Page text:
Vikings: Wolves of Midgard - Interview
Posted: Jul 27, 2016, 12:53 am by RPGWatch
Gamewatcher has interviewed the lead programmer of the Action RPG Vikings: Wolves of Midgard:
Learn more about Vikings: Wolves of Midgard in this interview with the lead programmer
When you think about action RPGs in the style of Diablo 3, you probably don't think of a Norse setting. Fortunately, Games Farm are bringing the magic of the Vikings to a video game near you! Vikings: Wolves of Midgard is an action RPG set in a fantastical world based on Viking history and Norse mythology.
We sat down with Jan Turan, Lead Producer at Games Farm to talk about what sets Vikings apart from the other action RPGs out there and what to expect from the game when it launches.
GameWatcher: Could you just introduce yourself for us, please?
Jan Turan: My name is Jan Turan, I am from Kosice, Slovakia. I am the lead programmer at Games Farm Studios.
GameWatcher: Please give us a brief overview of your new game.
Jan Turan: We are working on Vikings - Wolves of Midgard, an action RPG based on Norse mythology. Vikings has been in development for one and a half years, currently. Right now, we are aiming for launch next year, early next year... maybe even a little bit later, but I think early next year for all the major platforms: PlayStation 4, Xbox One, PC, even Steam OS/Linux and so on.
GameWatcher: What's different about this game compared to other games in the genre?
Jan Turan: That's one of the reasons why we decided on this Viking setting, it's a new setting in the genre. Everybody is doing post-apocalyptic, fantasy or sci-fi. We started developing one and a half years ago and now everyone is doing Vikings, everybody is doing Norse mythology. We never expected the Vikings setting to become so mainstream. I think the popularity of the Viking genre is starting to increase because of that TV show.
Styx: Shards of Darkness - Interview
Posted: Jul 26, 2016, 06:53 pm by RPGWatch
GamingBolt has interviewed Julien Desourteaux, Cyanide Studio Game Director and Lead Level Designer of Styx: Shards of Darkness:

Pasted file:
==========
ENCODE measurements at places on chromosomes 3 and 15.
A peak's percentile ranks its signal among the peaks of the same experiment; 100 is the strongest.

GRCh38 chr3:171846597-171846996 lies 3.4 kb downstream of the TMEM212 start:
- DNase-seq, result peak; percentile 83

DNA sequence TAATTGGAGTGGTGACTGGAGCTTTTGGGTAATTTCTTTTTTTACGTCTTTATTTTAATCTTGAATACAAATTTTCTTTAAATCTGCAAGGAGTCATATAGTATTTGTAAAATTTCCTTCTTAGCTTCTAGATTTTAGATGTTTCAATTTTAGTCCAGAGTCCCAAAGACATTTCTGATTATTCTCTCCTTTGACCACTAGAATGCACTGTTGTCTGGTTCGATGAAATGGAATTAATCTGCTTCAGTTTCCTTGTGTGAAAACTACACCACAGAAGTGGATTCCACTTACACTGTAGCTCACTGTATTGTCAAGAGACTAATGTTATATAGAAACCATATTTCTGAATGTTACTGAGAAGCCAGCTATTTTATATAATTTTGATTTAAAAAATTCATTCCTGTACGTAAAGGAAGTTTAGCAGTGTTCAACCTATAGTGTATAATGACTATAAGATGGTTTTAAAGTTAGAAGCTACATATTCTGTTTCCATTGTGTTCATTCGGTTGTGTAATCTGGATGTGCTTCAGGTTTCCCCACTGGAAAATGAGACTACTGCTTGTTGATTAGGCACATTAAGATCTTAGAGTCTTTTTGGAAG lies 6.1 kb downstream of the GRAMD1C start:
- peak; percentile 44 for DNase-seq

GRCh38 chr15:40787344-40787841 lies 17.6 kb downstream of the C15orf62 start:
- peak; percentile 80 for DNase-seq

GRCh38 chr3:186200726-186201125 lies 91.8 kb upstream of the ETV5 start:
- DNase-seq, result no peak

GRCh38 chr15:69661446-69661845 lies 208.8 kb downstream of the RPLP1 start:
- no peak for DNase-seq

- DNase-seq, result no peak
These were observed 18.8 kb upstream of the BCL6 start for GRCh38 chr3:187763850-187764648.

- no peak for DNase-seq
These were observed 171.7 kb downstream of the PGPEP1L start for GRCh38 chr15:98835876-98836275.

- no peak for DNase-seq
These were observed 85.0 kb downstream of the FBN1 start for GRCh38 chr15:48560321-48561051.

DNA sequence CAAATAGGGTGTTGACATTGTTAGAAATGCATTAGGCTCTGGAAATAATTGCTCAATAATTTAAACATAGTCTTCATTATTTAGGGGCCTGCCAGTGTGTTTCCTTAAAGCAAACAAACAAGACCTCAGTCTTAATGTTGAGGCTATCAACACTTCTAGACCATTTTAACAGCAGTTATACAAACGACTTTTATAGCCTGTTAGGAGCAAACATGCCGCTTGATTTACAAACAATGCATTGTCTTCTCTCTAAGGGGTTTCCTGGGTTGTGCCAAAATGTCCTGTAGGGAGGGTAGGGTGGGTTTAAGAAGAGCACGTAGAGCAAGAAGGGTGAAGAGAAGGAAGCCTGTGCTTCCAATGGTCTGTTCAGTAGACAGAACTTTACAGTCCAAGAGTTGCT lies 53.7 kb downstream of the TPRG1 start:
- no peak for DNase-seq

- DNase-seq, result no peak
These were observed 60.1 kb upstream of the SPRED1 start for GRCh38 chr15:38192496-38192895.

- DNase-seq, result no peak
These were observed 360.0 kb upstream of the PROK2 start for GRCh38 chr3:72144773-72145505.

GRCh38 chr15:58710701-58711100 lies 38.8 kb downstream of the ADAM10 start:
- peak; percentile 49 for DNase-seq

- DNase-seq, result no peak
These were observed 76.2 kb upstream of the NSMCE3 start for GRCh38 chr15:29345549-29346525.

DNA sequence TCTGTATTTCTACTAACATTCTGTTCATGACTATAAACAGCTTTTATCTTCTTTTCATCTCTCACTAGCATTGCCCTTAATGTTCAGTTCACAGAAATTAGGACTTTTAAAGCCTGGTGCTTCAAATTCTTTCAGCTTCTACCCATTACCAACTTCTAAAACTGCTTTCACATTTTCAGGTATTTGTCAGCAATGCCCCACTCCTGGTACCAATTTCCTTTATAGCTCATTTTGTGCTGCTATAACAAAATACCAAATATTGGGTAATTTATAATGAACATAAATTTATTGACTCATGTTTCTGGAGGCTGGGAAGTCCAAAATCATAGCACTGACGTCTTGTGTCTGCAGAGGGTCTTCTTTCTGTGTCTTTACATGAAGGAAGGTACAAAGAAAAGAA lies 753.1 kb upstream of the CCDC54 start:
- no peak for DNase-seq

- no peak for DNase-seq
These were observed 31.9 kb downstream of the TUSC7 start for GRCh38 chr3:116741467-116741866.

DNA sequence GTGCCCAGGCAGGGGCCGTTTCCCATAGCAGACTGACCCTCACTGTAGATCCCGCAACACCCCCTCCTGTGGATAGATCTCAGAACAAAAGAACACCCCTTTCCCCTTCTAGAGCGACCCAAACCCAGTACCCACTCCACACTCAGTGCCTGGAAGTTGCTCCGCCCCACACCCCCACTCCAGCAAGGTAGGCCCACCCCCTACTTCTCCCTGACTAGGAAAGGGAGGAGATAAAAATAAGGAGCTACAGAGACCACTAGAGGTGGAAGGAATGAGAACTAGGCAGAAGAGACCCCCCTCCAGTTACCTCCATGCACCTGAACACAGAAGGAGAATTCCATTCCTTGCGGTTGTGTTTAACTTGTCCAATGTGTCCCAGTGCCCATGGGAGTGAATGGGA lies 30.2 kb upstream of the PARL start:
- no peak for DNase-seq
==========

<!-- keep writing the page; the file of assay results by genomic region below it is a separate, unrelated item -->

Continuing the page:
How does Styx: Shards of Darkness improve on the original game, especially in terms of the sequences that players will engage in?
In the level of the signed the major improvements are diversity in the missions. There you have some investigation to do, listen to some dialogue to learn something; sometimes we have missions where you have to be undetected. It's all about diversity to have a better player experiences during the game.
What can you tell us about the RPG elements in this iteration?
With the RPG mechanics, we still have the skill tree. We have cloning, crafting, assassination, detection, and five or six branches. It's up to the player to choose what play style you want to have. So by choosing a branch you set up the character. And as well we have some new powers you will have later in the game, because you will have a new material that can give you special abilities.
We have some exciting news for our final days of the campaign! Tomorrow we're going to host a livestream on Twitch with some of the original System Shock devs including Warren Spector, Paul Neurath, Robb Waters, Tim Stellmach, and some of our Nightdive folks. Here's the tentative schedule:
Tuesday, 7/26 (all times are in PDT)
1:00pm - System Shock Pre-Alpha Demo playthrough with NDS folks (Stephen Kick, Jason Fader, Robb Waters, and more)
1:30pm - Otherside Entertainment folks join in for commentary (Warren Spector, Paul Neurath, and Tim Stellmach)
2:00pm - 4:00pm - System Shock 1 playthrough with commentary
On top of that we'll be doing a 24 hour Twitch stream from Wednesday at noon (PST) to Thursday at noon, right up to the final minutes of the Kickstarter and a bit beyond. We're still finalizing the schedule and will have an update tomorrow morning with details :-)
Wolcen: Lords of Mayhem - Character Customization
Posted: Jul 26, 2016, 06:53 pm by RPGWatch
In a new update for Wolcen: Lords of Mayhem, information is provided on character customization and the ammo modifier system. This is the part on character customization.
Hello everyone, I'm Patrick, Lead Character Artist of the project.
Today, I'd like to report our progress on a feature important to us, and I'm sure, very important to you : the character customization.
As expected since the Kickstarter, you'll soon be able to choose the hairstyle, hair color, eyes color, and skin color of your character.
And, this is a surprise : body types ! So, between four models : medium, heavy, strong and lightweight, you'll be able to set the character that suits you best ! These settings will also be available for the upcoming female character model.